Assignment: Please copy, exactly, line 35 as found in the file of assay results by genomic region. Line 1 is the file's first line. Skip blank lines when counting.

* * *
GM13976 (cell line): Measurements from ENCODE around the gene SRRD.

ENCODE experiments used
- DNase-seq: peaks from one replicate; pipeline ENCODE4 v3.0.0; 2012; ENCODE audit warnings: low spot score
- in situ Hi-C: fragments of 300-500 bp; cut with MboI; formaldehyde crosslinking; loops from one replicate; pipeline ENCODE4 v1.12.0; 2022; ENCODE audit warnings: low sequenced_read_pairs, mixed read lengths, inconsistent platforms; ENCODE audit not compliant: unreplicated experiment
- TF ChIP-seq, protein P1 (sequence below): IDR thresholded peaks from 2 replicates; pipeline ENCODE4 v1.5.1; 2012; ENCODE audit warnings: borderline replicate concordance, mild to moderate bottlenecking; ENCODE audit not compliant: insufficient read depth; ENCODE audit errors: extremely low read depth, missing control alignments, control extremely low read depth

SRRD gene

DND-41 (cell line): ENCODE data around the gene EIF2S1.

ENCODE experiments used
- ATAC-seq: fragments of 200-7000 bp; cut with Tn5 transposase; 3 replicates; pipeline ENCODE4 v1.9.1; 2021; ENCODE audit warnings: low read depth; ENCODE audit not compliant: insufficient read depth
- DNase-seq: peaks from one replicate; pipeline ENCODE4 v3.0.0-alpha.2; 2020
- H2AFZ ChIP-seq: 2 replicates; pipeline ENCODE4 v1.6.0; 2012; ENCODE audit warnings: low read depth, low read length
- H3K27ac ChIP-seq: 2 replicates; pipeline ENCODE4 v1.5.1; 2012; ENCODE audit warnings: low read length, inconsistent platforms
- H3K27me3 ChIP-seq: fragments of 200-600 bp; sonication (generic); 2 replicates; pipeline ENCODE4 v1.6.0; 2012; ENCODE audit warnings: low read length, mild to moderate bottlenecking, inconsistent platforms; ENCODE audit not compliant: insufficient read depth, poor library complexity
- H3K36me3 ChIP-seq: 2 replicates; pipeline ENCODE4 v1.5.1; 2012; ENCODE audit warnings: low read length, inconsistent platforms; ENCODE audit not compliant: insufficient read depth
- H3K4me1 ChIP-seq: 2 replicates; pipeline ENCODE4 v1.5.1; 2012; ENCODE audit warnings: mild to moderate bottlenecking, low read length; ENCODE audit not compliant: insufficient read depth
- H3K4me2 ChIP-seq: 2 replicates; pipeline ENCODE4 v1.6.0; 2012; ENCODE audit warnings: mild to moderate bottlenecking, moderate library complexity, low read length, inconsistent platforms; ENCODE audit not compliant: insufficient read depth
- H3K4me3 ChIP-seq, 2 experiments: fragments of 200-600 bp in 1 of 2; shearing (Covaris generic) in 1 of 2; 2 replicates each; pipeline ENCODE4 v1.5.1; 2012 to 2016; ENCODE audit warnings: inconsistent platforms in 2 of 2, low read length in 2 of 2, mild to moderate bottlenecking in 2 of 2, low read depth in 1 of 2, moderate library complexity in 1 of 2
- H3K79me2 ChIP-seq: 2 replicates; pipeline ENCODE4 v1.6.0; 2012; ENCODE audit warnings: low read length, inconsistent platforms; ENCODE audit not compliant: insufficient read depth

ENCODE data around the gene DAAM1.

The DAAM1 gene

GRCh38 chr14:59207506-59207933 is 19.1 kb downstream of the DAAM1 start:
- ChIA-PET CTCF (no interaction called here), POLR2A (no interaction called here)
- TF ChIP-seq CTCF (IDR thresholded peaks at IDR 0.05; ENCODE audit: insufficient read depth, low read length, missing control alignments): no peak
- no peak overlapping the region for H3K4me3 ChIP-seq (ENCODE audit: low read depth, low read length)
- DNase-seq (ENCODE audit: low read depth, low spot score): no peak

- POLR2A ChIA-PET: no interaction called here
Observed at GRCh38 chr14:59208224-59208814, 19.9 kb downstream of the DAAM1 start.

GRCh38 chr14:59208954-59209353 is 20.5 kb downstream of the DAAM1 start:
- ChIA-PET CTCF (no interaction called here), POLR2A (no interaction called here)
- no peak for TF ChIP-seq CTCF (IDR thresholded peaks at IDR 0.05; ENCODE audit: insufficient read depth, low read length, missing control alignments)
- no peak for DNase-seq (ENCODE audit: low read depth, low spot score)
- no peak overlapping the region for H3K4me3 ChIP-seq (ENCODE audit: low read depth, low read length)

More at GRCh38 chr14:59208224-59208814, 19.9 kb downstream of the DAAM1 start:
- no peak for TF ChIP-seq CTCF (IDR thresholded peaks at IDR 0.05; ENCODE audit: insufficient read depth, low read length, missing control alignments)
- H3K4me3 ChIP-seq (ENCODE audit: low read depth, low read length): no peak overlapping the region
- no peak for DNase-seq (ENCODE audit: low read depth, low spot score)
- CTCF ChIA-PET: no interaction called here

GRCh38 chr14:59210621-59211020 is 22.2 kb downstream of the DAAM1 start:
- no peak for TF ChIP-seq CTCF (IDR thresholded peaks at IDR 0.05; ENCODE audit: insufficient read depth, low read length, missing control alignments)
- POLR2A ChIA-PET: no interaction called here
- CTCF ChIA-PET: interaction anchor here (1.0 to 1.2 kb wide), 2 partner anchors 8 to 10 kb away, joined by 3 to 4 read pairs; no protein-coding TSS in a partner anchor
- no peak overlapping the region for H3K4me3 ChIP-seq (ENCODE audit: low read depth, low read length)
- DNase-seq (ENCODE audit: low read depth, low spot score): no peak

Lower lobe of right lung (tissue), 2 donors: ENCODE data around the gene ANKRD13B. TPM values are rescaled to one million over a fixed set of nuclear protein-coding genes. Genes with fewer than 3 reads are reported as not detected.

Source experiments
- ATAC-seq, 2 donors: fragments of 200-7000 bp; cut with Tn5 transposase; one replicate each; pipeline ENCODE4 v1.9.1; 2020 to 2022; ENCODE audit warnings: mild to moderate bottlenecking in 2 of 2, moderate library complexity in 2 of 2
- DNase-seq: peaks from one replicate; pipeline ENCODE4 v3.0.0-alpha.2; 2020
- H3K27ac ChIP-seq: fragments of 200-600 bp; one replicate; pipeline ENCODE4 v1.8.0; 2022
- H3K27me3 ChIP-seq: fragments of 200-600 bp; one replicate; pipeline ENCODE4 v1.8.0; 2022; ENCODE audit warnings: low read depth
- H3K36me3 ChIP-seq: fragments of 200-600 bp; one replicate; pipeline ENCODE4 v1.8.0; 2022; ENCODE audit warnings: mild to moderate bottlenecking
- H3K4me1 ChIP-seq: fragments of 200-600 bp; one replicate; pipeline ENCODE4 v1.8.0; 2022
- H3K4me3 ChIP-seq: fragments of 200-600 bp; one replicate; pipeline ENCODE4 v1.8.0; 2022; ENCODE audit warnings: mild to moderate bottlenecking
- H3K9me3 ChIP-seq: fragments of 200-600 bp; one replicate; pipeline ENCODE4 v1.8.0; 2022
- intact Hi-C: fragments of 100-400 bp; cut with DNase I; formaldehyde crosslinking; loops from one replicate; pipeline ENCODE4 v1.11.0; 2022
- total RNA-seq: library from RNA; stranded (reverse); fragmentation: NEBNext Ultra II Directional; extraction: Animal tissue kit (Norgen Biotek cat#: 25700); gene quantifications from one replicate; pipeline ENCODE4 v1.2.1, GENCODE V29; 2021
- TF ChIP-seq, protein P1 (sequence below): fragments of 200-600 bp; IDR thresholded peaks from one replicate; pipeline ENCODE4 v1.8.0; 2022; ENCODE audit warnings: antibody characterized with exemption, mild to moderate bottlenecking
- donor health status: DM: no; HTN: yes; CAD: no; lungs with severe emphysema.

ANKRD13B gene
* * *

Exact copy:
- H3K4me3 ChIP-seq (ENCODE audit: low read depth, low read length): no peak overlapping the region